he thousands of medieval manuscripts containing musical notation are among the monuments of western culture. Their study, over many generations, has allowed scholars to retrace the foundations and the development of western music and have contributed to many scholarly disciplines. These documents are best studied comparatively, and much work has been done in this area. But comparison is limited by the varieties and styles of musical notation which, although they have basic conceptualy elements in common, vary enormously in detail, and as to what information is transmitted.
This project seeks to establish a uniform means of providing comparable transcriptions of the musical content of these documents. Since the earliest notations (9th-11th centuries) provide indications of melodic direction, but not of the pitches of individual notes, transcription in modern musical notation of early documents by reference to later, pitch-specific documents are always speculative with respect to pitch, and necessarily omit much information as to nuance, performance, and rhythm which the earlier notations provide.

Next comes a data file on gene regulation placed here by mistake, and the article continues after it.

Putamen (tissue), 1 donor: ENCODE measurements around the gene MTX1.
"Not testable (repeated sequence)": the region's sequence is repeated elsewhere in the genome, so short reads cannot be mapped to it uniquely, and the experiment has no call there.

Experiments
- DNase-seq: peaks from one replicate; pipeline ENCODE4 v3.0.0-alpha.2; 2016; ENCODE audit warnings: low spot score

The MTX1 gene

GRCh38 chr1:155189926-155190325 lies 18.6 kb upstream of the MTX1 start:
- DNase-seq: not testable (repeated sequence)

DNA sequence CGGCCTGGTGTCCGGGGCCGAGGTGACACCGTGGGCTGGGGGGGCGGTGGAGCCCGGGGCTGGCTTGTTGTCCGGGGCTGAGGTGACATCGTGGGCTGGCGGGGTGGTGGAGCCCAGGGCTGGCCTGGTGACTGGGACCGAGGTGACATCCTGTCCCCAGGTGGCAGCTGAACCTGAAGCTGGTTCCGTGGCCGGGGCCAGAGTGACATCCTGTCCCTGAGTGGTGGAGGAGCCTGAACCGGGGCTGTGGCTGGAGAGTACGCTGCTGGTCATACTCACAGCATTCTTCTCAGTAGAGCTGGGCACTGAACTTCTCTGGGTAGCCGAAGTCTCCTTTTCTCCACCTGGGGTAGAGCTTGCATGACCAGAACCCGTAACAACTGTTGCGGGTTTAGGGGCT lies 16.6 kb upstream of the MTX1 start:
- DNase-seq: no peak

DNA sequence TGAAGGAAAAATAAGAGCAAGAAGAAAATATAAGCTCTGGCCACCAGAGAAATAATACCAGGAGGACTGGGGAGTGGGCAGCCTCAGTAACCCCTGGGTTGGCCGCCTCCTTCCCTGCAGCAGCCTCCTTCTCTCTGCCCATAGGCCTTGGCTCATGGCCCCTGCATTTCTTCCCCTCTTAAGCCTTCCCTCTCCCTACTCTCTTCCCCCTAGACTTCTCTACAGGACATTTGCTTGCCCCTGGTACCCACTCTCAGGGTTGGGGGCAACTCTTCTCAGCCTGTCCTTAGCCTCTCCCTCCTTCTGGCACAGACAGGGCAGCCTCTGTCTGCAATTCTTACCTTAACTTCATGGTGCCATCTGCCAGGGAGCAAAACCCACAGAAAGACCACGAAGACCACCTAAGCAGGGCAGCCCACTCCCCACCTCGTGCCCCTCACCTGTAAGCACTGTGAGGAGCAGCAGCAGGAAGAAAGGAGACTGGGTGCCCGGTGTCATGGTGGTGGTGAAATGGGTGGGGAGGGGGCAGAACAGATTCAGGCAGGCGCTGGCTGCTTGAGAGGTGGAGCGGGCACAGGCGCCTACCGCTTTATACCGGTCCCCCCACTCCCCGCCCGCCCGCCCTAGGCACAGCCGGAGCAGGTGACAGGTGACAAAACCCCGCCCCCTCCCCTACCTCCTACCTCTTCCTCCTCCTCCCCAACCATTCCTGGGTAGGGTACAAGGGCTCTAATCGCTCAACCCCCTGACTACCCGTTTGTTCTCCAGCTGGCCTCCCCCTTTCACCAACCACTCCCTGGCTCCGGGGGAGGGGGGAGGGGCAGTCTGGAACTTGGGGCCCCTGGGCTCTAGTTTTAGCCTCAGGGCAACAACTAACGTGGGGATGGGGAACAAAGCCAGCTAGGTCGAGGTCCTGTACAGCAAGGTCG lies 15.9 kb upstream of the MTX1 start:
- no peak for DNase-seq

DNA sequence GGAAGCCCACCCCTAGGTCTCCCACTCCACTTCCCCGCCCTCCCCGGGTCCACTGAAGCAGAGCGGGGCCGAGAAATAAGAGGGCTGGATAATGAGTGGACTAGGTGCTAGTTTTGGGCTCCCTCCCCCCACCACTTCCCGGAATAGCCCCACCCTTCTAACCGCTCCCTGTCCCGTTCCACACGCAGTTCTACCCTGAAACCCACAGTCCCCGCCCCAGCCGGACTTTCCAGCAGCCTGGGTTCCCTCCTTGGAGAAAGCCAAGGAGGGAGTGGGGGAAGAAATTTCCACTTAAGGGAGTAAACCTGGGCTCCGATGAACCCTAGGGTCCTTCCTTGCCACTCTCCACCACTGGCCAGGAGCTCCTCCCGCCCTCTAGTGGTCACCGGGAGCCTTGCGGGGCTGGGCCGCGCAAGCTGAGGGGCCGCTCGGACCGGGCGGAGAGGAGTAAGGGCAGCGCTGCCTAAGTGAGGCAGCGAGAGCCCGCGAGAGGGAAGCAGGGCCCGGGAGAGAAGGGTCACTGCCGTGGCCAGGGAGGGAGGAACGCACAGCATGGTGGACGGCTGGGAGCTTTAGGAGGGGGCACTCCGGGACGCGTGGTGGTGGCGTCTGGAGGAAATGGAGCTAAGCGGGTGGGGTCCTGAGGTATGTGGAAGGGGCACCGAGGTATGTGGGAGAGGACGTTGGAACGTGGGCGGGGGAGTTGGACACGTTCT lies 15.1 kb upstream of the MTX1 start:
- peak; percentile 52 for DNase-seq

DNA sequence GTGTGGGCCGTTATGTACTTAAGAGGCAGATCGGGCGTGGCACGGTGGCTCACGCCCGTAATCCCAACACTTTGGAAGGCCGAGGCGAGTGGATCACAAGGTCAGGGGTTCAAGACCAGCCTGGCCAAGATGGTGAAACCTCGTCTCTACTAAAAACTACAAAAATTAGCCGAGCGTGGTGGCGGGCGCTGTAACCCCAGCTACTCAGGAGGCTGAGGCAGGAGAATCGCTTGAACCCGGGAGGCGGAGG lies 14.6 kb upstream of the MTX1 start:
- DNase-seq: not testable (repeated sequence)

Our goal is to allow scholars to record, in machine readable and searchable form, the enormous corpus of medieval music (which includes not only chant but also a wide range of other genres, sacred and secular); using this platform, future transcriptions can be compared and studied with little or no loss of information. The detailed comparative study that such a database will eventually allow will permit highly important insights into the nature and development of medieval music which are not possible at present.
— Thomas Forrest Kelly